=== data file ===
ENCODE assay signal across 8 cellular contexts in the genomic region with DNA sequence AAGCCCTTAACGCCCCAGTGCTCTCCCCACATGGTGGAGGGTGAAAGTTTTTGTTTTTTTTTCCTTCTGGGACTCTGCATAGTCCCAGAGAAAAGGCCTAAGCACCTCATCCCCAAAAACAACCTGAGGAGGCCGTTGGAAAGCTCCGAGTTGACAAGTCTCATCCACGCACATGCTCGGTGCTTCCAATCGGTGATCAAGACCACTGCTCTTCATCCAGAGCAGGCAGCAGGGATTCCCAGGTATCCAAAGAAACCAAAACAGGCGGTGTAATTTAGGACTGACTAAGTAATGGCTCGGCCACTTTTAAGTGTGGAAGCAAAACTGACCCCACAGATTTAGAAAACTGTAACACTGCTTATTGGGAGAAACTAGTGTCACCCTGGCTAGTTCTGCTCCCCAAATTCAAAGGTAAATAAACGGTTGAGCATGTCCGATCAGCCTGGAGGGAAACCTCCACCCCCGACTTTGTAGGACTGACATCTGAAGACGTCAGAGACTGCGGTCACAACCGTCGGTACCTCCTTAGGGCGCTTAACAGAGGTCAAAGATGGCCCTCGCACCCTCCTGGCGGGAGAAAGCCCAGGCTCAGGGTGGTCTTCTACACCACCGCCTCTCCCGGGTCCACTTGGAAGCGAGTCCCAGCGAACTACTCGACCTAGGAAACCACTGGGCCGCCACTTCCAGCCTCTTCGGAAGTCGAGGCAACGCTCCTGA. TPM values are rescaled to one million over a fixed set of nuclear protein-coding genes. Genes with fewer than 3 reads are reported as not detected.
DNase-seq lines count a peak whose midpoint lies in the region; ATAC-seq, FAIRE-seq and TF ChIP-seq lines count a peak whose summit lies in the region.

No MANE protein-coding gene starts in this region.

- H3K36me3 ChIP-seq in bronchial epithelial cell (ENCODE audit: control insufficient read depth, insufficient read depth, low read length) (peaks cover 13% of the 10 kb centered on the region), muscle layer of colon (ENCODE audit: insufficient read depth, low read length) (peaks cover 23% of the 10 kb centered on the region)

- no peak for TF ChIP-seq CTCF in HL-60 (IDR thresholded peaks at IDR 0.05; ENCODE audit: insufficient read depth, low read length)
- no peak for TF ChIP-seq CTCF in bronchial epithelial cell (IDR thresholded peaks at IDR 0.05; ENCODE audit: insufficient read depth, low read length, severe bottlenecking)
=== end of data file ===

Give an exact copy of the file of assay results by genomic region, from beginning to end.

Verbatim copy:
ENCODE assay signal across 8 cellular contexts in the genomic region with DNA sequence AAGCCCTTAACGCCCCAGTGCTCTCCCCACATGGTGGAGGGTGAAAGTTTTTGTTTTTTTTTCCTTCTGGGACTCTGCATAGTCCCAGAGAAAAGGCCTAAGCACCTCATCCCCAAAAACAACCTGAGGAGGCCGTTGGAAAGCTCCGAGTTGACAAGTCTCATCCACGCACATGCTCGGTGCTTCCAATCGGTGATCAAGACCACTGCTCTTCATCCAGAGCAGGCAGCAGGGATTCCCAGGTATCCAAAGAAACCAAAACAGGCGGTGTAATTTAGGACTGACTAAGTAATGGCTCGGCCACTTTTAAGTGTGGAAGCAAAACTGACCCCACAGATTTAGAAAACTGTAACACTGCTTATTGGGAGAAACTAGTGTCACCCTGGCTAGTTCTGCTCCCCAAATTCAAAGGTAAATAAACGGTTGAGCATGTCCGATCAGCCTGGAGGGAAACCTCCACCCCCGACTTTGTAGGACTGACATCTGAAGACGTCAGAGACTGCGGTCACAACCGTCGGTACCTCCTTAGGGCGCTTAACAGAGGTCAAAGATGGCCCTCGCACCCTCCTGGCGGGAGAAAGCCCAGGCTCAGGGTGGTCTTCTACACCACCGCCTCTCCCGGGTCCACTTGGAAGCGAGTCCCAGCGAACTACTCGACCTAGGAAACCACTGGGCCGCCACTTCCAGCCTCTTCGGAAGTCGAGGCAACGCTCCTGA. TPM values are rescaled to one million over a fixed set of nuclear protein-coding genes. Genes with fewer than 3 reads are reported as not detected.
DNase-seq lines count a peak whose midpoint lies in the region; ATAC-seq, FAIRE-seq and TF ChIP-seq lines count a peak whose summit lies in the region.

No MANE protein-coding gene starts in this region.

- H3K36me3 ChIP-seq in bronchial epithelial cell (ENCODE audit: control insufficient read depth, insufficient read depth, low read length) (peaks cover 13% of the 10 kb centered on the region), muscle layer of colon (ENCODE audit: insufficient read depth, low read length) (peaks cover 23% of the 10 kb centered on the region)

- no peak for TF ChIP-seq CTCF in HL-60 (IDR thresholded peaks at IDR 0.05; ENCODE audit: insufficient read depth, low read length)
- no peak for TF ChIP-seq CTCF in bronchial epithelial cell (IDR thresholded peaks at IDR 0.05; ENCODE audit: insufficient read depth, low read length, severe bottlenecking)